Dr Angus Vincent

Northern Regional CLOD

NORTHERN

13

where donation potential is lost
Where donation potential is lost.
  • We’ve known for years that low consent rates easily accounts for the biggest loss of potentially transplantable organs in the UK.
  • No other intervention could increase the availability of organs for transplantation to the extent that an increase in consent to 80% would.

Organ Donation Past, Present and Future

pda 2011 12
PDA 2011/12

Organ Donation Past, Present and Future

2011 12 data
2011/12 data

Combined

55% consent

45% family refusal

Organ Donation Past, Present and Future

poor dcd consent rates
Poor DCD consent rates…………

Organ Donation Past, Present and Future

slide18

Bottom line – UK Family Refusal Rate is 45%

One of the highest family refusal rates in the world

Organ Donation Past, Present and Future

slide19

Family refusal rates, 2010

Note – limited international data available on family refusal rates

Organ Donation Past, Present and Future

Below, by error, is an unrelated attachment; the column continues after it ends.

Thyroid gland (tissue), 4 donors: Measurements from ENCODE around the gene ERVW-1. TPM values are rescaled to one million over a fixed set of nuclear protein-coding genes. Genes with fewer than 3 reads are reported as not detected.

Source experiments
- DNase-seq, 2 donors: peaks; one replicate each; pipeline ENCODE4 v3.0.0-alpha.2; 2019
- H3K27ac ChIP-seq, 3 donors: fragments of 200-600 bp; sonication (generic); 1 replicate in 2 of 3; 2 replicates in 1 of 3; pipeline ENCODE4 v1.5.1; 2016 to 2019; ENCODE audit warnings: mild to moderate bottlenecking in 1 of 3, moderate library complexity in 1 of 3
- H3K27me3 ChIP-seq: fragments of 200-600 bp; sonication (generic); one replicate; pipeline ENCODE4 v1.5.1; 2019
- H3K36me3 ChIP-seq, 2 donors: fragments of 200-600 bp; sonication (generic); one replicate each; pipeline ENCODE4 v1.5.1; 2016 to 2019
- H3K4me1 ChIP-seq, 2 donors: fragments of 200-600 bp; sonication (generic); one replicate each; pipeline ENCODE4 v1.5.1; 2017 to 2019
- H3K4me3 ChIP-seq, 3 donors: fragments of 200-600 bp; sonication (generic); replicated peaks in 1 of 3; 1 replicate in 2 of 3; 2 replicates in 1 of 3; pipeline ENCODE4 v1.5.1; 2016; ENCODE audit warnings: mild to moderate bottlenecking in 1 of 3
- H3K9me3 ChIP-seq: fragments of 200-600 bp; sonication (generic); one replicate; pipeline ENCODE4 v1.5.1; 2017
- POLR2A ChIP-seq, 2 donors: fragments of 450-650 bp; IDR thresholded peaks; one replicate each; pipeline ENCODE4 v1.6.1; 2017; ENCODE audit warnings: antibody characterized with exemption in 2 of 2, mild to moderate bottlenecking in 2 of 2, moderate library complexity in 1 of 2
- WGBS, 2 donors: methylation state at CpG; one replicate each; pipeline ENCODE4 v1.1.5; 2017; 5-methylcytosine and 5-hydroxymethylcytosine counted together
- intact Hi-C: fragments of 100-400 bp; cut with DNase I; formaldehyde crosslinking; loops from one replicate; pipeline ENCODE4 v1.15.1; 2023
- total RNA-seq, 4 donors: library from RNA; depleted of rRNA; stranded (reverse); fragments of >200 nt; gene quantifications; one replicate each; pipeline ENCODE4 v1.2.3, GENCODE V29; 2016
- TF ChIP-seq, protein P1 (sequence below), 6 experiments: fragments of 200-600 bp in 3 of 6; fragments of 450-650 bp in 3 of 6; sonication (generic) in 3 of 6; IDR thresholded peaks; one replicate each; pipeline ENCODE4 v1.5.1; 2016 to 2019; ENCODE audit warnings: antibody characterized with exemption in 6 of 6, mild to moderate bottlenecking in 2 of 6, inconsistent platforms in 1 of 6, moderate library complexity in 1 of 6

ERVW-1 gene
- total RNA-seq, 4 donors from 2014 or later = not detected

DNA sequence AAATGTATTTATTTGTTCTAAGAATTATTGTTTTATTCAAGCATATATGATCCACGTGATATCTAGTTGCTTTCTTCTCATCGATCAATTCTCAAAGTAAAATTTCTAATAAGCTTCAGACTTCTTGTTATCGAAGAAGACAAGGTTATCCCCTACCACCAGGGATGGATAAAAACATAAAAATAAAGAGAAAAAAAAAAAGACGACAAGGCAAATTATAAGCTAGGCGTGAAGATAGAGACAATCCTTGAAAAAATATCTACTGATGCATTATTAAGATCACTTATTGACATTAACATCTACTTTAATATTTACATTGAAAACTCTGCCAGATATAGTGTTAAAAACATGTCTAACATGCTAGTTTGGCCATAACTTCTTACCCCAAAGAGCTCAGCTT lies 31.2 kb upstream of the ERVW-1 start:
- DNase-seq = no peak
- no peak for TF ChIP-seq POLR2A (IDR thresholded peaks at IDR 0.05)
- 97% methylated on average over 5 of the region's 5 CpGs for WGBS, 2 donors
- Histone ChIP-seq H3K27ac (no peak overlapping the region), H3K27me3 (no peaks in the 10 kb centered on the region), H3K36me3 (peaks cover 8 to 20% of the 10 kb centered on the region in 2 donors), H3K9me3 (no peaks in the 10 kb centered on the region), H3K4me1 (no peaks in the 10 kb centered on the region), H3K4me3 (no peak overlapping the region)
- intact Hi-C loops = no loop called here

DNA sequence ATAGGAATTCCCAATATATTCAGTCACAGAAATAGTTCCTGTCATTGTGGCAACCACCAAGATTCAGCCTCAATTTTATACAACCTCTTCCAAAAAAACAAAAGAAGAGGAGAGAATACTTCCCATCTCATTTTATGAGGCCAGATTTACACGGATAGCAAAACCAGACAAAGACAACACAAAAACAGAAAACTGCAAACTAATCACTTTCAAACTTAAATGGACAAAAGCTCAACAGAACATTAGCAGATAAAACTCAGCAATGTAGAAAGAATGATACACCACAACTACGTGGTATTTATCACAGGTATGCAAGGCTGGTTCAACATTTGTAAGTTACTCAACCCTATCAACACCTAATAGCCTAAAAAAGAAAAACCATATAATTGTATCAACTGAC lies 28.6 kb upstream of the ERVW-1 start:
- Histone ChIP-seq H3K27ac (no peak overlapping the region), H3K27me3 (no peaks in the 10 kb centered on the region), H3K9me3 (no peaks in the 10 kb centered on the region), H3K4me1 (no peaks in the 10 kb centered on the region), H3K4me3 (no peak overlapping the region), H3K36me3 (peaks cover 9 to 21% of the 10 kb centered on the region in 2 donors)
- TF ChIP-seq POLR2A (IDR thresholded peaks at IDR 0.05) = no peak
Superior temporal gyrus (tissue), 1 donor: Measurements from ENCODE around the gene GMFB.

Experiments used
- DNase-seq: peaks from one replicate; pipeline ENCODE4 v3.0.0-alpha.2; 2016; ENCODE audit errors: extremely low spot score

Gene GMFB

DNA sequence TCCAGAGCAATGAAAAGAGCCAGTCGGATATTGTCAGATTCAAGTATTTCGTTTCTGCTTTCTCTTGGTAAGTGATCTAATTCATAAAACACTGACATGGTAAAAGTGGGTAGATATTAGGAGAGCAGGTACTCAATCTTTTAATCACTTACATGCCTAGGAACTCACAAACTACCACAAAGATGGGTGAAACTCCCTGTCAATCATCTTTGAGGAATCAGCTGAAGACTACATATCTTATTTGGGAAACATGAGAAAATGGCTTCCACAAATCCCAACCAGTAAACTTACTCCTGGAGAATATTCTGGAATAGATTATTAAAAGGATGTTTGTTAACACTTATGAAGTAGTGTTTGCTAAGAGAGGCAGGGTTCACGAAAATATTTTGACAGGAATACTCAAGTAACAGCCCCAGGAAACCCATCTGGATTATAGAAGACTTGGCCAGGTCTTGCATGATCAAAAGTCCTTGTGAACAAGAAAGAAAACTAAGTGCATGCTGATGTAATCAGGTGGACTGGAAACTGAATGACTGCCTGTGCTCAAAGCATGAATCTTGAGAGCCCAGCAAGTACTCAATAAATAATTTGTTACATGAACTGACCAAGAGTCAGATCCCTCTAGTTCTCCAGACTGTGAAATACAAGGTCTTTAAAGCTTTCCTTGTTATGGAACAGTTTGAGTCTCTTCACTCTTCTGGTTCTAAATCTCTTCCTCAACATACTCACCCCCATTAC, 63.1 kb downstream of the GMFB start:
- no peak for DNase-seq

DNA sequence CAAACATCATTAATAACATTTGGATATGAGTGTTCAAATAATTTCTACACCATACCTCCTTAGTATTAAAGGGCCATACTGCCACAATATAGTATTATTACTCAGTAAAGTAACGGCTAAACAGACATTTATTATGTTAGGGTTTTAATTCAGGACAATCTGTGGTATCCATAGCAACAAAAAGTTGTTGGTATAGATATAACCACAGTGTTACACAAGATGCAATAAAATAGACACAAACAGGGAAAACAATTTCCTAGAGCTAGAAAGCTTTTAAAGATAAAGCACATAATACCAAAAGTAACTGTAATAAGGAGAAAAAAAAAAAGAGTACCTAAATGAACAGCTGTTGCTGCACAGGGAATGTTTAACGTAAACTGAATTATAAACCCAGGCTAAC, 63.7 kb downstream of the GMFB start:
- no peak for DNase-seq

bbc donation survey
BBC DoNation Survey

August, 2005

Organ Donation Past, Present and Future

why do families say no
Why do families say no?
  • Common themes are found
  • Some amenable to intervention at time of request – so called ‘modifiable factors’
  • Less well understood grief reactions are important
    • Sacrifice
    • Guardianship of the body
    • Relationship between body and identity

Organ Donation Past, Present and Future

pda 11 12 top 3 refusal reasons
PDA 11/12 – Top 3 Refusal Reasons

Organ Donation Past, Present and Future

consent and the law
Consent and the Law
  • Deceased Donors  Human Tissue Act (2004)
    • ODR or other applicable advanced directive
    • Nominated representative
    • Prior witnessed statement